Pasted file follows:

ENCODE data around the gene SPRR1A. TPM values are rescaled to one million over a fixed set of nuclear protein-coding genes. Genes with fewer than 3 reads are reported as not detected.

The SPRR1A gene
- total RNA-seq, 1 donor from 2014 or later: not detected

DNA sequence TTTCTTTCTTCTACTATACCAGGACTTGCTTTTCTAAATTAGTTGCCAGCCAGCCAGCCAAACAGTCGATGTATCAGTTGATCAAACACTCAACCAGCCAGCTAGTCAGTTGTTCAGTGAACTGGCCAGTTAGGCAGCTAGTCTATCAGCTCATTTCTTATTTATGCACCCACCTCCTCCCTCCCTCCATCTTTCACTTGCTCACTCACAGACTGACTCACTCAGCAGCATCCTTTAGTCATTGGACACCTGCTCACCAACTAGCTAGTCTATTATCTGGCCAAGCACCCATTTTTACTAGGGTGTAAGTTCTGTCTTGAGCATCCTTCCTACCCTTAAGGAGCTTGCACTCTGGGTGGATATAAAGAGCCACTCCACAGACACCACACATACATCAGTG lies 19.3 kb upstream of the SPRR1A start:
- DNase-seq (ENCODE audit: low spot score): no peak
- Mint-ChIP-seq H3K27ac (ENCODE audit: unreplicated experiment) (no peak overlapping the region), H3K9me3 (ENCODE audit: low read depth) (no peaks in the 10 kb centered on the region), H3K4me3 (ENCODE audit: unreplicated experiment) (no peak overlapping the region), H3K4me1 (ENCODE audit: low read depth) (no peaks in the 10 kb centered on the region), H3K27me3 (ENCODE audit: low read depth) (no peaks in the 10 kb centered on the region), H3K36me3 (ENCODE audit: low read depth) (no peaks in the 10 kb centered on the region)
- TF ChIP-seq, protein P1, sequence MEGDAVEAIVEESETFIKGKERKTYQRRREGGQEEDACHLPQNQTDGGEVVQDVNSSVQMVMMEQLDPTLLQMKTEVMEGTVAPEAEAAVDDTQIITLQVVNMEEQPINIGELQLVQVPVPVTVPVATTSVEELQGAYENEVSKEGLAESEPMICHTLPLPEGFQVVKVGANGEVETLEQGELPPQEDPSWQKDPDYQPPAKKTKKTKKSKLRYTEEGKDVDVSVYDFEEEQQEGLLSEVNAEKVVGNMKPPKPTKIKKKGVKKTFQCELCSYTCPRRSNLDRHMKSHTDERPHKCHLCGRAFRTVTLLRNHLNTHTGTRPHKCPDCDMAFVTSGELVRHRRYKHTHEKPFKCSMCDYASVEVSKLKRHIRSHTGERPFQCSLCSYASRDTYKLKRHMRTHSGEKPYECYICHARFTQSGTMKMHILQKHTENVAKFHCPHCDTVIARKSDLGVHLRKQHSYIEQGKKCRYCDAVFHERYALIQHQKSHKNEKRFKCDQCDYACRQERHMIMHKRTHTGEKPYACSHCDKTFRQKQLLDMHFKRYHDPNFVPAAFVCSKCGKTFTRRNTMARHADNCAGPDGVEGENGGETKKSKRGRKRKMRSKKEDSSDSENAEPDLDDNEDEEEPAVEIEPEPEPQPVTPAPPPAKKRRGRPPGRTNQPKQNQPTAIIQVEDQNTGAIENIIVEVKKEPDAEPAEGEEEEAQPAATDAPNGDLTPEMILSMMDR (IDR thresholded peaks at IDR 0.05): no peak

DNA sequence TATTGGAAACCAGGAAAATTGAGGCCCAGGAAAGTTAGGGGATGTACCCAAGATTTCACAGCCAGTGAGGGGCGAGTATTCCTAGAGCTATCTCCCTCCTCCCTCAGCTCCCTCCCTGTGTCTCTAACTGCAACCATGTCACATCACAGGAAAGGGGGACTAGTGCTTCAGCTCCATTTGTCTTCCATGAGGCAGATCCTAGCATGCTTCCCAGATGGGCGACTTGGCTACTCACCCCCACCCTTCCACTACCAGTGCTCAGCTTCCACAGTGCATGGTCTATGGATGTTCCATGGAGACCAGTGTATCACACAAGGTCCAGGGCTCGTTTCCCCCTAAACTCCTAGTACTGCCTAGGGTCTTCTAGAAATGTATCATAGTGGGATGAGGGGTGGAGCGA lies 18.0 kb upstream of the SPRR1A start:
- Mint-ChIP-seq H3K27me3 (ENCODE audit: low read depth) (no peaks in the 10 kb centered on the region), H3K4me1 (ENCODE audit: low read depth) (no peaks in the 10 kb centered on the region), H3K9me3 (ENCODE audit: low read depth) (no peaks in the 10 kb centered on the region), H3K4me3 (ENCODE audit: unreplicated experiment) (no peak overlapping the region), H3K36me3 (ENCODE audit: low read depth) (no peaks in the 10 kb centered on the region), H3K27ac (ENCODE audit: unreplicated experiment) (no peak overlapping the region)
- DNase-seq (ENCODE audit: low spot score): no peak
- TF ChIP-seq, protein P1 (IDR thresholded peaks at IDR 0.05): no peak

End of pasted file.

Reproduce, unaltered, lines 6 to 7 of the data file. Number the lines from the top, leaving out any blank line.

- Mint-ChIP-seq H3K27ac (ENCODE audit: unreplicated experiment) (no peak overlapping the region), H3K9me3 (ENCODE audit: low read depth) (no peaks in the 10 kb centered on the region), H3K4me3 (ENCODE audit: unreplicated experiment) (no peak overlapping the region), H3K4me1 (ENCODE audit: low read depth) (no peaks in the 10 kb centered on the region), H3K27me3 (ENCODE audit: low read depth) (no peaks in the 10 kb centered on the region), H3K36me3 (ENCODE audit: low read depth) (no peaks in the 10 kb centered on the region)
- TF ChIP-seq, protein P1, sequence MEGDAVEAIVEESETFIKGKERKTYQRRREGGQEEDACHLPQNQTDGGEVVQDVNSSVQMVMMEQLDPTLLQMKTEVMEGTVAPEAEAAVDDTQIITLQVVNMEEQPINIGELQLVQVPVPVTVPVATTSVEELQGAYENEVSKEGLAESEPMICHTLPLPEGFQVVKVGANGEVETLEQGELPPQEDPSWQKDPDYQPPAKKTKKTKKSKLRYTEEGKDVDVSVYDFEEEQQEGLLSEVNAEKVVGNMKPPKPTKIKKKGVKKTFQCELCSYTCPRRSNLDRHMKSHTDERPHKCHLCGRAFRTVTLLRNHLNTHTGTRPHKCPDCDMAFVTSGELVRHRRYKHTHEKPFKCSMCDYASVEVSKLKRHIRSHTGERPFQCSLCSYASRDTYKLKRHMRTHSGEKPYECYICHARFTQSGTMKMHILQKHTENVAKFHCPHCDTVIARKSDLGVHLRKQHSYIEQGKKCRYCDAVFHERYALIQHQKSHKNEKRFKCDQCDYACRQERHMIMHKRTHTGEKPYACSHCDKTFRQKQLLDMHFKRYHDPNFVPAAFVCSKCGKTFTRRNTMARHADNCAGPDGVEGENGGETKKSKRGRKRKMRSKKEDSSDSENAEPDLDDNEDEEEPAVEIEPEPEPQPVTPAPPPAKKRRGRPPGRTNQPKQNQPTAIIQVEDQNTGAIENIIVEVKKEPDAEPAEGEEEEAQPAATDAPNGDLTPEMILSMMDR (IDR thresholded peaks at IDR 0.05): no peak